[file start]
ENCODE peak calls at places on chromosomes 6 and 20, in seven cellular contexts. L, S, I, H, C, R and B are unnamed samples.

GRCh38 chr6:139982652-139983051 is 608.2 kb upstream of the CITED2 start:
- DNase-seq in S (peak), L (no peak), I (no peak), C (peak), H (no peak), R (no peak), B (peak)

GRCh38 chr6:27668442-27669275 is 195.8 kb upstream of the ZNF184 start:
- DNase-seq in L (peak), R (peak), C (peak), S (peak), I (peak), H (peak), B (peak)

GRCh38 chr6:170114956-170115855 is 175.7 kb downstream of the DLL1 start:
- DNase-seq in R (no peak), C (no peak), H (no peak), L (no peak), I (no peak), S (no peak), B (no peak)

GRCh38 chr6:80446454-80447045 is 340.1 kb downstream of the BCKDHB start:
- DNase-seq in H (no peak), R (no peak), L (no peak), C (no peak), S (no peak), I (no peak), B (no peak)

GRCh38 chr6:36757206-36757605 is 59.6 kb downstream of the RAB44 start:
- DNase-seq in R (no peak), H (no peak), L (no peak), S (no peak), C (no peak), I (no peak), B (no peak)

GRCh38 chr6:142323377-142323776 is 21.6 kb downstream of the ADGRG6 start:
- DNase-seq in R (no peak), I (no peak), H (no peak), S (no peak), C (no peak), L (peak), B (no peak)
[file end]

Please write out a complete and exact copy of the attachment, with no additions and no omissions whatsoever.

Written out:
ENCODE peak calls at places on chromosomes 6 and 20, in seven cellular contexts. L, S, I, H, C, R and B are unnamed samples.

GRCh38 chr6:139982652-139983051 is 608.2 kb upstream of the CITED2 start:
- DNase-seq in S (peak), L (no peak), I (no peak), C (peak), H (no peak), R (no peak), B (peak)

GRCh38 chr6:27668442-27669275 is 195.8 kb upstream of the ZNF184 start:
- DNase-seq in L (peak), R (peak), C (peak), S (peak), I (peak), H (peak), B (peak)

GRCh38 chr6:170114956-170115855 is 175.7 kb downstream of the DLL1 start:
- DNase-seq in R (no peak), C (no peak), H (no peak), L (no peak), I (no peak), S (no peak), B (no peak)

GRCh38 chr6:80446454-80447045 is 340.1 kb downstream of the BCKDHB start:
- DNase-seq in H (no peak), R (no peak), L (no peak), C (no peak), S (no peak), I (no peak), B (no peak)

GRCh38 chr6:36757206-36757605 is 59.6 kb downstream of the RAB44 start:
- DNase-seq in R (no peak), H (no peak), L (no peak), S (no peak), C (no peak), I (no peak), B (no peak)

GRCh38 chr6:142323377-142323776 is 21.6 kb downstream of the ADGRG6 start:
- DNase-seq in R (no peak), I (no peak), H (no peak), S (no peak), C (no peak), L (peak), B (no peak)